Identity permissions represent characteristics that identify an assembly. The common language runtime grants identity permissions to an assembly based on the information it obtains about the assembly. This information, called evidence, is provided by the loader or a trusted host and can include items such as the digital signature of the assembly or the Web site where it originates. Each identity permission represents a particular kind of evidence that an assembly must have in order to run. For example, one permission represents the strong name an assembly must have, another represents the Web site where the code must have originated, and so on.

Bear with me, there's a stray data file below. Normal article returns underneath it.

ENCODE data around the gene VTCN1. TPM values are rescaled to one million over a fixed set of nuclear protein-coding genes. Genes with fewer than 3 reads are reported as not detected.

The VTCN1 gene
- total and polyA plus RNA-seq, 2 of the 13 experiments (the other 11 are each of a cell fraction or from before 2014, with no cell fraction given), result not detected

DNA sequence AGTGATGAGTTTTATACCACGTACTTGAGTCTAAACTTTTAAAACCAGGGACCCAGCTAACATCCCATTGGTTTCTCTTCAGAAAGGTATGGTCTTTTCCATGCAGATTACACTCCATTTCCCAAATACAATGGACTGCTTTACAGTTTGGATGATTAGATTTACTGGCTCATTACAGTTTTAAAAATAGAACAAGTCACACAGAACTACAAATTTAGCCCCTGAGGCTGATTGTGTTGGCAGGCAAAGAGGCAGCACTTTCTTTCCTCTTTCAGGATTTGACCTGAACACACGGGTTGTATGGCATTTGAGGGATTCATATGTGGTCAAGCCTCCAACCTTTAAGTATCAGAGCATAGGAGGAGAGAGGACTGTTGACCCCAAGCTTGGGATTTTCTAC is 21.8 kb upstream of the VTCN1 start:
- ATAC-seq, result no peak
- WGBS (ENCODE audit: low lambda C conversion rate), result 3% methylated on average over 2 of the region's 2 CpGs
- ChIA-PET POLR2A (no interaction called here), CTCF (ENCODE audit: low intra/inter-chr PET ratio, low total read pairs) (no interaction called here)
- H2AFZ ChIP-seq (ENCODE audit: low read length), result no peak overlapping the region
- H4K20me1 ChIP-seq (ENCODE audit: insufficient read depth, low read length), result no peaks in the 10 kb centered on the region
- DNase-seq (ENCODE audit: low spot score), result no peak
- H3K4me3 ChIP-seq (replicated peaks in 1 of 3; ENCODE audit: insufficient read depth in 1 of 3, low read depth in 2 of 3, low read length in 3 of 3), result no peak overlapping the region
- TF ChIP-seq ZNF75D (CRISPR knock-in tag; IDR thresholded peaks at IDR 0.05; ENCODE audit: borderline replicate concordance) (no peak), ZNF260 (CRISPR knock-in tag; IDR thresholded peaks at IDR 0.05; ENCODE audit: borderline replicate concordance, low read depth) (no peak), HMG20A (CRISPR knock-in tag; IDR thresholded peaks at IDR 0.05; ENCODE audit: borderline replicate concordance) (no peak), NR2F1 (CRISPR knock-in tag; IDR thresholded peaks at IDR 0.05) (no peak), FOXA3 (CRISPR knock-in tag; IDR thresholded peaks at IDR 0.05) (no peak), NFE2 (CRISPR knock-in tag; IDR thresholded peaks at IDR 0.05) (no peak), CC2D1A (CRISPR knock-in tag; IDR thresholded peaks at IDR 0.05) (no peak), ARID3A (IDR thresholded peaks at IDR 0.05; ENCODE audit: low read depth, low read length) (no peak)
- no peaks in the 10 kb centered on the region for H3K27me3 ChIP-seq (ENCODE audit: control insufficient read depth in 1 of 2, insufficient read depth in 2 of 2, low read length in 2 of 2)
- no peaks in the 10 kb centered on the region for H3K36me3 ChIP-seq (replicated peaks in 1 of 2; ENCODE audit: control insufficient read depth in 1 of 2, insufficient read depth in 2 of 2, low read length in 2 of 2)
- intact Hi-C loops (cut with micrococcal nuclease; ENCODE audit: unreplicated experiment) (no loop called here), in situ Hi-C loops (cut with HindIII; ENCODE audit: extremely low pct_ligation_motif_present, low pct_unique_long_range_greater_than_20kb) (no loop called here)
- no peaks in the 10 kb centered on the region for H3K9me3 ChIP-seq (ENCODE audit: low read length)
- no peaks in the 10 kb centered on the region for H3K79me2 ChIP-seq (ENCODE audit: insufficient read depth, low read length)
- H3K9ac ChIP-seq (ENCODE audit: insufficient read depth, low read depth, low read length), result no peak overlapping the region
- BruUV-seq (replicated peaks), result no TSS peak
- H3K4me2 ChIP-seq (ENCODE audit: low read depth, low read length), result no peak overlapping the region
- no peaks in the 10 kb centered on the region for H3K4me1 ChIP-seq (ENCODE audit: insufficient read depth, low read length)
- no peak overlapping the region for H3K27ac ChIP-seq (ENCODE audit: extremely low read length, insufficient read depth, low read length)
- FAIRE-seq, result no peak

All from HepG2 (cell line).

Because the identity permissions have a set of functionality in common with code access permissions, they are derived from the same base class as the code access permissions, CodeAccessPermission.
Identity permissions help protect code from unauthorized access. The runtime grants identity permissions when the assembly is loaded based on the evidence that is provided. Although identity permissions can be requested, they cannot be granted unless the code has the proper identity evidence. Identity permissions can also be demanded.
The .NET Framework provides the following identity permissions.
The software publisher's digital signature.
The Web site where the code originated.
The strong name of the assembly.
The URL where the code originated (including the protocol prefix — http, https, ftp, and so on).
The zone where the code originated. For more information, see System.Security.SecurityZone.